Does your company need containers?
“- We offer you a solution based on containers – Ehh… What are containers?”
Sounds weird, right? Especially when you are discussing some technical details with a potential customer. To get rid of this shame and help customers in basic understanding, we decided to create this article as a brief overview of what are containers and why do you need them.
Containers are not something new or revolutionary – they have existed for more than a decade, but now, with the huge advancement of cloud computing, containers are experiencing a rebirth.
Containerization is a technology of wrapping a piece of software (set of discrete components of application logic) with all of its dependencies in a filesystem only with minimal resources needed to run this software: code, runtime, system tools, system libraries. The idea is to make sure that this piece of software is fully portable and will run the same, regardless of environment.
Unlike virtual machines, containers have no need for embedded operating systems – they share the kernel with other containers, running as isolated processes within the same host operating system (whereas OS resources calls are made using API), which make them more efficient.
Microservices are closely related to containers and sometimes this term is applied erroneously. Microservices represent the further advancement of containerized technology and leverage its benefits. The idea of microservices is to divide each element of functionality into a separate service, making an infrastructure even more flexible and scalable.
For example, a typical fully-featured application has its own user interface, database and server to handle requests. Having all these components as “system-on-chip” is obvious and makes request handling a bit easier, as well as simplifies horizontal scaling by adding several physical servers with a load balancer.
But taking into account cloud services expansion, such all-in-one systems become useless: even the smallest changes and updates require re-building and re-deploying the system. Such an approach makes a modular structure harder to implement and time consuming. In big applications scaling is complicated because it requires scaling the whole system instead of a particular module.
On the contrary, microservices allow you to build and application as a set of services with individual scaling and deployment capabilities. The isolated modular architecture makes it possible for developers to create new modules independently using different programming languages.
This word is also closely related to containerization and you may already heard something about it. Orchestration is a process of coordinating the interaction between several containers. Basically, you are free to create a separate container that will contain all the necessary processes, but this approach lacks flexibility when scaling, changing architecture and also creates additional troubles with security because there are many processes that can affect one another and this operation is nohow isolated.
Orchestration provides you with powerful tools to manage containerized environments and allows you to build your infrastructure based on a set of separated (isolated) containers where each container performs only one function and the communication between containers is established via network ports and shared directories. Another benefit here is that you can replace some container with another, for example, to test your application with a different version of database or software component.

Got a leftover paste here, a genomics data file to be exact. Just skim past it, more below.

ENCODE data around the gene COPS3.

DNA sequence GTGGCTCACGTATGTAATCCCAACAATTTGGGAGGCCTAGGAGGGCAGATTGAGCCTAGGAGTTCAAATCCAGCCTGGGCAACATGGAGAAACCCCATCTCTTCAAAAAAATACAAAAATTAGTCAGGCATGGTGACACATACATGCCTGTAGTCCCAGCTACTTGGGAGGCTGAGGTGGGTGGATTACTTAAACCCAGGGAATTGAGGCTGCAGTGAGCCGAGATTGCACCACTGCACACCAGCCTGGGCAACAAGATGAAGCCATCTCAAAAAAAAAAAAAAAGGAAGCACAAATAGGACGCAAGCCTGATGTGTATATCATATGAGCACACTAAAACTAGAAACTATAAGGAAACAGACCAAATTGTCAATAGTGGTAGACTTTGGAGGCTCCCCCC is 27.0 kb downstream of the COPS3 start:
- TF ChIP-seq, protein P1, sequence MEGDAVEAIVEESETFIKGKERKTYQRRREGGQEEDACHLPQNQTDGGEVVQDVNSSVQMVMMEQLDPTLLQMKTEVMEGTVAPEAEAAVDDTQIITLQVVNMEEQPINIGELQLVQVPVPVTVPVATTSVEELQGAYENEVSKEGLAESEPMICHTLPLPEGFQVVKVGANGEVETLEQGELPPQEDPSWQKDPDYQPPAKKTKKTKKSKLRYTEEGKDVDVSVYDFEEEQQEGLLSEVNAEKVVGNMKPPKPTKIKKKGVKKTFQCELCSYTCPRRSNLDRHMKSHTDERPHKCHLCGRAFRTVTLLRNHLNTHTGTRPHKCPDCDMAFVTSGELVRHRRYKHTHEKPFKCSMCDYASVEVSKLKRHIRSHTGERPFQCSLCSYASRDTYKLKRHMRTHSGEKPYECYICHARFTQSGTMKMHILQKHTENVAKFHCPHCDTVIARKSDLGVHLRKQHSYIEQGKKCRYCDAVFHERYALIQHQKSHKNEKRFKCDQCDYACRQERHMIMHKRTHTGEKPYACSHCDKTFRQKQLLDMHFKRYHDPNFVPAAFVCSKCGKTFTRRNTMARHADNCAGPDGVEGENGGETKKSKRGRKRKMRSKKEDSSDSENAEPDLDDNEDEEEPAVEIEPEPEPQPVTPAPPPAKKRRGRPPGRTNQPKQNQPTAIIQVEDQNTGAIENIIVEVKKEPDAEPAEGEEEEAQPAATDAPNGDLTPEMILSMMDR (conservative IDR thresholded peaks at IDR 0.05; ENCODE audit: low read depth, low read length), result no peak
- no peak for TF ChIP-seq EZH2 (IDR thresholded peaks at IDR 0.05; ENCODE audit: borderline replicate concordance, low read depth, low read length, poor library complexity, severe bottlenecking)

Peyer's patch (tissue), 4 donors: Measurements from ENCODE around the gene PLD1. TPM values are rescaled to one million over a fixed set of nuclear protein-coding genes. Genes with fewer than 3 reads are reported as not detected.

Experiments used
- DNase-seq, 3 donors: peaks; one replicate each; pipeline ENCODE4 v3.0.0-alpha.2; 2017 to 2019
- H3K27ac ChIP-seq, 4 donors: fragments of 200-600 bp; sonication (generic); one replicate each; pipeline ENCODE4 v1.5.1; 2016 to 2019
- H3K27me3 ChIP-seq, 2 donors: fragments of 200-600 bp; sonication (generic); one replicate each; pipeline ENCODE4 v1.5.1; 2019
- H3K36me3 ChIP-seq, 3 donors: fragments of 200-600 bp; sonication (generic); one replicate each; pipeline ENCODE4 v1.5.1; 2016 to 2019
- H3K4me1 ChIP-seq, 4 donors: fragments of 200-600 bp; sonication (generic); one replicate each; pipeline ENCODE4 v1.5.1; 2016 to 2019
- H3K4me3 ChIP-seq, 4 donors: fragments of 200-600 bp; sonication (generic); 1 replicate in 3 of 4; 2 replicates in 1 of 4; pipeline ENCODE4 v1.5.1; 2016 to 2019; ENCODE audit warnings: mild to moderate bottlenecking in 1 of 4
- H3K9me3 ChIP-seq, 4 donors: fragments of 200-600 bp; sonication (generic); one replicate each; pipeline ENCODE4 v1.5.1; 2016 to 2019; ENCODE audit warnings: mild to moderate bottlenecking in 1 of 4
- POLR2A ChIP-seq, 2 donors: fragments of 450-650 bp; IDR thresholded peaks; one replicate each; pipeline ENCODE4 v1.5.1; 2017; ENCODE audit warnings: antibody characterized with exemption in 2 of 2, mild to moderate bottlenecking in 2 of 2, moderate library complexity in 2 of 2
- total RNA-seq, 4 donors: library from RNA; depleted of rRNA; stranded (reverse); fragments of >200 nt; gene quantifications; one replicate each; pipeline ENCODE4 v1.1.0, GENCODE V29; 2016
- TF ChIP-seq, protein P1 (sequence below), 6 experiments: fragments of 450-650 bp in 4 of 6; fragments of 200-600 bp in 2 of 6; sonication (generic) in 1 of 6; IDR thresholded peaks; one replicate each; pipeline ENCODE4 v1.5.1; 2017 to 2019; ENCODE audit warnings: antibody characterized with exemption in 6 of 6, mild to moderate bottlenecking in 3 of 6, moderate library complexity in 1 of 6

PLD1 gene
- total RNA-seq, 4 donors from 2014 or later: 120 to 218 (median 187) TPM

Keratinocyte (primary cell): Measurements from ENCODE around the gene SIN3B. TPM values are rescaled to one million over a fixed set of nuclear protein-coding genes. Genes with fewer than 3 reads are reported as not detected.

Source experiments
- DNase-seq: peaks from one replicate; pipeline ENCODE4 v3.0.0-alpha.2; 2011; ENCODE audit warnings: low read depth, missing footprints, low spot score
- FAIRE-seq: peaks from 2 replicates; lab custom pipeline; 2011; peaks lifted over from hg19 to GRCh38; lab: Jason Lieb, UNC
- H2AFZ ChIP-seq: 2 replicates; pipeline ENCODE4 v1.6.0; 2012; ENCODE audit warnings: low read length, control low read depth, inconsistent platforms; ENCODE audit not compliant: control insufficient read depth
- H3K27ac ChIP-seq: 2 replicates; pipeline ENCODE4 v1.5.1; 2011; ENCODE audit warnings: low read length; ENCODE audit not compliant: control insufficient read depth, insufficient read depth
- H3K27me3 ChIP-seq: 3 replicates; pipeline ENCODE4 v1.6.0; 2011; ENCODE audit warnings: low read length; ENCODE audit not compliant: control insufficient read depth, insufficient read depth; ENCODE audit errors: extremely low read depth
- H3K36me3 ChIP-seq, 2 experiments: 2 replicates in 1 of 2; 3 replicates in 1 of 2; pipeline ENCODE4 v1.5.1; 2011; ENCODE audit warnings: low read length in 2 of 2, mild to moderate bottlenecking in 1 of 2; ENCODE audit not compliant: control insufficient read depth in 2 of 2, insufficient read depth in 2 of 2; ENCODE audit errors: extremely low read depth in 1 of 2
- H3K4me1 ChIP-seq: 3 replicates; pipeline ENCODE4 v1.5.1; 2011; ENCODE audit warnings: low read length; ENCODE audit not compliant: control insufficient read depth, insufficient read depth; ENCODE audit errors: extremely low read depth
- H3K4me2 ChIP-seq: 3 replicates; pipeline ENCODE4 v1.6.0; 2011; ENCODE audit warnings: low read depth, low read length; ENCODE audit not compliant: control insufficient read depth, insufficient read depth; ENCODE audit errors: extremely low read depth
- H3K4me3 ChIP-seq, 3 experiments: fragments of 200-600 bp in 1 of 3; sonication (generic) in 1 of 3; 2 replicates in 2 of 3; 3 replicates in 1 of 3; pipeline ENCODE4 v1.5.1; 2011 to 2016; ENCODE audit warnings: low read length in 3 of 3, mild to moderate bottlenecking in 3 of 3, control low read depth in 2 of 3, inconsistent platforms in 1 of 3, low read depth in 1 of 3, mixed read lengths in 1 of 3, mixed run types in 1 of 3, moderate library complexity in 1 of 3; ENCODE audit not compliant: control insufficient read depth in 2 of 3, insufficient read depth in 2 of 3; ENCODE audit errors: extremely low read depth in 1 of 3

Containers share the kernel with other containers, use less RAM, start in seconds, share common files making disk usage much more efficient.
- Open-source and cross-platform
Containers can be launched both on Linux and Windows thanks to open coding standards.
- Security and conflict-free
Applications in containers are isolated from each other which makes them more secure and eliminates possible internal conflicts as well as those caused by the wrong development tools.
Applications in containers have all dependencies and configs and are packed only with least resources required to run them. This ensures applications to be fully consistent and manageable in any environment, so you can launch containers from anywhere: computers, local servers, public and private clouds.
- Better scalability
Containers can be launched and stopped in seconds, which makes it easier to allocate or revoke resources (scale up and down) to nicely meet customer demands, making the resource usage more efficient.
- Faster development process
Less time spent on maintaining development environments and choosing the right tools for development means more time spent on fixing issues and delivering new cool functionality. Faster development process means that your company is able to deliver the better final product to the market earlier and make new releases more frequently, providing target audience with added value and higher level of satisfaction. If your company uses continuous integration, containers can drastically reduce the time taken to implement each stage of the development process.
- Less painful rollbacks
In case of unforeseen situation when you environment got broken, you can identify and isolate the faulty container, roll it back to the relevant stage to implement the required changes and then deploy it back to production. These operations are much more simple and less devastating than you’re expecting them to be.
- Better resource usage
According to different reviews and comparison guides, containerized environment brings from 5 to 7 times better usage of server resources. This is a huge benefit for those who have a bunch of expensive servers and want to restructure, optimize and streamline data and applications across these servers or even get rid of some of them as excessive resources that are no longer needed.